Crissy Moran

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Crissy Moran
Crissy Moran cropped.jpg
Crissy Moran circa 2011
Born (1975-12-22) December 22, 1975 (age 42)[1]
Jacksonville, Florida, U.S.[1]
Other names Crissy M[1]
Crissy Outlaw
Occupation Actress
Adult performer
Public Speaker
Years active 1999–2011

Crissy Moran (born December 22, 1975)[2] is a former American pornographic actress. She began working in adult entertainment in 1999, and between 2001 and 2006 had performed in over 50 adult films.[1][3] In 2006, Moran became a devout Christian and quit working in the adult industry.[4] After retirement, she began speaking about her experiences in porn and appearing in national media projects addressing what she considers "the harms of pornography"; associating adult films with human sex trafficking and the exploitation of women and children.[5]


Adult film[edit]

Moran's career in the adult industry began in the fall of 1999 when she responded to an internet ad for models.[6] At the time, she was working at a Hooters restaurant in Jacksonville, Florida. However, she felt that the environment became degrading and she began seeking employment elsewhere. She left Hooters and began working in a variety of other jobs which included a local retail store, the County Clerk of Courts, and the Supervisor of Elections office.[3]

One day, after posting bikini photos of herself on the Internet,[2][7] she received email responses that led to her modeling in Miami and Los Angeles for Playboy and Hustler.[2][3][7] She found greater financial success through establishing her own online pornography site.[3] After moving to California, she eventually performed in over 50 mainstream porn films.[3]

It was reported that Moran was making nearly $15,000[5] each month through her work in the porn business, along with receipts from her successful website. However, in October 2006, she became a Christian and announced that she was leaving the sex industry.[3][7][8] Moran recounts her conversion in a personal interview:

During my [visit, I went to one of his shoots]. While there, one of his friends got a text message … guys there started passing it around laughing. I asked what they were looking at and they told me it was one of their wives posing topless. Out of nowhere I got really angry and I said I would hope that when I'm married that my husband would not be passing around pictures of me topless or nude. Everybody started laughing, but the guy to my left said when I get married I wouldn't show pictures like that to anyone. I was in shock! Later on that day, he and I started talking. He asked me what I did for a living. I said modeling. He asked me what kind and kept prying. Eventually I told him I did pornography. He said he knew already and that my boyfriend had told the guys and then he asked me if I believed in God. I told him yes and he proceeded to preach the Gospel to me. I started crying and he asked me if I wanted to rededicate my life. I said yes. [After that], I didn't do any more shoots and stopped accepting any income from pornography.[9]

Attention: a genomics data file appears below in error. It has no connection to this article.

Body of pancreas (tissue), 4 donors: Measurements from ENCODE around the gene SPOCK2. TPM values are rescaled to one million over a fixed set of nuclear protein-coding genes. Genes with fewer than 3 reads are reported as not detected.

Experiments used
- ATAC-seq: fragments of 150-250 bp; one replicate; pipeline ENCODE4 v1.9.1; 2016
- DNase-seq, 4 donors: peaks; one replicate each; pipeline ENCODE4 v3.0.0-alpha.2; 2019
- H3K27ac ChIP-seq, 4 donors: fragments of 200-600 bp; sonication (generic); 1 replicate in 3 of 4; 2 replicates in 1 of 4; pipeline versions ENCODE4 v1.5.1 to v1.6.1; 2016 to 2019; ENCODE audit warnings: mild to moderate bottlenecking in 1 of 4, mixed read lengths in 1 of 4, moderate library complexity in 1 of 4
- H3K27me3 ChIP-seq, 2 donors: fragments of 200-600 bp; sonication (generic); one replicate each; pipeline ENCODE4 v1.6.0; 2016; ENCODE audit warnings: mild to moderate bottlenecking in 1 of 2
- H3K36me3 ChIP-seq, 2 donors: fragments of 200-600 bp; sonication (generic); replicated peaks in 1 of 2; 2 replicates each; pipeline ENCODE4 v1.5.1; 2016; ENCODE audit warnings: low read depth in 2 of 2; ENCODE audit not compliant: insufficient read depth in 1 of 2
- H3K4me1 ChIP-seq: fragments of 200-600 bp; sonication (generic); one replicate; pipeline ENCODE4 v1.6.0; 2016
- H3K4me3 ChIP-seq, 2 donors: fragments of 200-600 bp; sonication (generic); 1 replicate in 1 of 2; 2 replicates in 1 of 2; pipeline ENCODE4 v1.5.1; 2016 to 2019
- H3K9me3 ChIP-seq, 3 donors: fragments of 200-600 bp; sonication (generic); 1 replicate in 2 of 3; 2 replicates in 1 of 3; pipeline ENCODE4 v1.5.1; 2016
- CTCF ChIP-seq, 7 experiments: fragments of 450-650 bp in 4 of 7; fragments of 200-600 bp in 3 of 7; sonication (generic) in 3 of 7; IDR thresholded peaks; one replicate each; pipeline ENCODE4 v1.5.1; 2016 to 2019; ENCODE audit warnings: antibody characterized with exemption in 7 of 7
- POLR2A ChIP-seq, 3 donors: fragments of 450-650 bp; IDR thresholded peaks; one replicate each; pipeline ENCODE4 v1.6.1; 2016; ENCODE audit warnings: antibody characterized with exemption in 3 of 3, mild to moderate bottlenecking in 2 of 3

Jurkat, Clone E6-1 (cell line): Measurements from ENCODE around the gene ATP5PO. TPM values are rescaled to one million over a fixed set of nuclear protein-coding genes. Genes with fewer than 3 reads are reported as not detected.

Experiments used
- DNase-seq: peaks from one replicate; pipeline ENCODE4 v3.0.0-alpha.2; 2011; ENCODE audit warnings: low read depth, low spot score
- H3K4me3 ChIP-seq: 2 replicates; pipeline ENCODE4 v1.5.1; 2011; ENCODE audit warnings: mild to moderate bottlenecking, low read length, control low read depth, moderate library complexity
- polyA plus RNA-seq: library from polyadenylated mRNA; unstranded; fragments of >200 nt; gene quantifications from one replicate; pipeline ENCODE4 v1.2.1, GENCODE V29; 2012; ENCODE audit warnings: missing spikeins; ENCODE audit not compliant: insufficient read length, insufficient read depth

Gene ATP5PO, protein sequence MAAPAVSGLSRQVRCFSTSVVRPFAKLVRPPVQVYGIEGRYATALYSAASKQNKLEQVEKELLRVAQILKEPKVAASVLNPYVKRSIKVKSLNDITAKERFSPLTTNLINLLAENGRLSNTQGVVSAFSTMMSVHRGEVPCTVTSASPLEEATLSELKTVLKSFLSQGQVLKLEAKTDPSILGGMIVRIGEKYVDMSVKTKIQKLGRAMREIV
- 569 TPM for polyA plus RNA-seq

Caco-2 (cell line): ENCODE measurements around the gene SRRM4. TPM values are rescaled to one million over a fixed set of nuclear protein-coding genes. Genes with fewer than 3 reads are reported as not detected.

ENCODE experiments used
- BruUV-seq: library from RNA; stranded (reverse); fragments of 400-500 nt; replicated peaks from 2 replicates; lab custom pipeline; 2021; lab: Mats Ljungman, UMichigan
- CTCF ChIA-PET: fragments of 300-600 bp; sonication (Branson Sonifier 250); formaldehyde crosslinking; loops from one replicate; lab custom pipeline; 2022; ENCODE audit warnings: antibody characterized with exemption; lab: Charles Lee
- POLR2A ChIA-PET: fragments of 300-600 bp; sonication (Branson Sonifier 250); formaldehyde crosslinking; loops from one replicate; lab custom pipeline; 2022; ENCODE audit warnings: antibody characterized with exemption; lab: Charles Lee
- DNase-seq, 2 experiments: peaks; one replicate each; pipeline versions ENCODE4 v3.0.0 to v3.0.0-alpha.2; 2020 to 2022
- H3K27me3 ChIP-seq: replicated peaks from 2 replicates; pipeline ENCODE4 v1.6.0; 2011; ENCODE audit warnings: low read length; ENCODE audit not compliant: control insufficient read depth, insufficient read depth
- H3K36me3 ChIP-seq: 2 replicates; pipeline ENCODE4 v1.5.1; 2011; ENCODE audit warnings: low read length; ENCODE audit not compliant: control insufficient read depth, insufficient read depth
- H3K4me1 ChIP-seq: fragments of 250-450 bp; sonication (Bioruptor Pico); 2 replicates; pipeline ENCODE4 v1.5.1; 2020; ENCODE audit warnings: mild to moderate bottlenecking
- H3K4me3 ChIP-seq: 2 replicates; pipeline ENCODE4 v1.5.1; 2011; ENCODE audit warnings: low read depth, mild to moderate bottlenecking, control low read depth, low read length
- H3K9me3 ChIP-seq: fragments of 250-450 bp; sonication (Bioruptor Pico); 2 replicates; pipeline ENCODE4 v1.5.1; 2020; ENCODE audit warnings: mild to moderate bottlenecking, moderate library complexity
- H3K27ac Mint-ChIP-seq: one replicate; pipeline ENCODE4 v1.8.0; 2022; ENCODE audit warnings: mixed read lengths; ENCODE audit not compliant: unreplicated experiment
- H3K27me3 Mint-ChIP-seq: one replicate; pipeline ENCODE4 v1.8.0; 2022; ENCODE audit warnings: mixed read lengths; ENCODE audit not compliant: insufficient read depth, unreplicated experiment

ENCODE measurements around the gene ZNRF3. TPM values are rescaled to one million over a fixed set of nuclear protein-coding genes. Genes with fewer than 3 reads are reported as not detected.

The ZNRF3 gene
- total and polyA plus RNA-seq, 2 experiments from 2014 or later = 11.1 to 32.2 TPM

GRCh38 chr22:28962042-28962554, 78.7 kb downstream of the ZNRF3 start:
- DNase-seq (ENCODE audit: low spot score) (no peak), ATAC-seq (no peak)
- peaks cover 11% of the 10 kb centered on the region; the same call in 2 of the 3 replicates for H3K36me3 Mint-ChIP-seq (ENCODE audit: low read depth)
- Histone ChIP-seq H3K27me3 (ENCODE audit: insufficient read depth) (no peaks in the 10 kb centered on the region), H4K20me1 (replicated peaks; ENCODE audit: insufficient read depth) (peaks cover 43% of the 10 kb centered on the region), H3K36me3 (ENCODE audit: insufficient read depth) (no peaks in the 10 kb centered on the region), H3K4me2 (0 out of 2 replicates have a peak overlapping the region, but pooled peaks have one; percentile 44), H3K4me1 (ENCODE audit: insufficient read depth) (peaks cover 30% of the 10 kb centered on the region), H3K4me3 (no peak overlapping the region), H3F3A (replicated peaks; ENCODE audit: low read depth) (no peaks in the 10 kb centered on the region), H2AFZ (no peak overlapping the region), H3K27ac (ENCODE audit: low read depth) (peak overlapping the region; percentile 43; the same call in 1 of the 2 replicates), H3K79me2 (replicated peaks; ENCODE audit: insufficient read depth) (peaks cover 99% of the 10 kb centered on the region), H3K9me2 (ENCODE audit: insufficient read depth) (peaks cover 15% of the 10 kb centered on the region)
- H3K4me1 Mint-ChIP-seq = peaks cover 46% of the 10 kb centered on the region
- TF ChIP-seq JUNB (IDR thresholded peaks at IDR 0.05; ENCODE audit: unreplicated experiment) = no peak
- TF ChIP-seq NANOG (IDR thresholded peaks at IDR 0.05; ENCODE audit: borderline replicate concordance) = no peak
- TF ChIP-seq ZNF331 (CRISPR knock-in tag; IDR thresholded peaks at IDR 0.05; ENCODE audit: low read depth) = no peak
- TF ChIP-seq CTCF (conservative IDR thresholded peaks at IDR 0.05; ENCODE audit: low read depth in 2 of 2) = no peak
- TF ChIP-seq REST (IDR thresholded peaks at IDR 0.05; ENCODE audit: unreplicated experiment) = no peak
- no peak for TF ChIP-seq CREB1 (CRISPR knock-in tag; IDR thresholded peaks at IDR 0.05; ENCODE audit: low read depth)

Moran now travels internationally and domestically, sharing her story about the realities of adult entertainment. While an adult site based on her photos and video work continues to operate, she does not own it and is not able to remove the site.[citation needed] In 2013, she started to reflect her life after porn.[citation needed] She also uses her Twitter and YouTube accounts to post messages about her beliefs.[citation needed]

Post adult career[edit]

Though Moran left the pornography industry in 2006, pornographic photos and videos taken during her time working in the adult entertainment industry continue to remain online. Although efforts to date have been unsuccessful, Moran continues to attempt to have her photos legally removed from these web sites established by past boyfriends and business partners.[5][8] Moran stated that she "maintained contact with many of the people that promoted my website. There was a forum they'd use to promote the site where they would post comments and I would [tell them to] take my website down. Eventually they just blocked me."[9]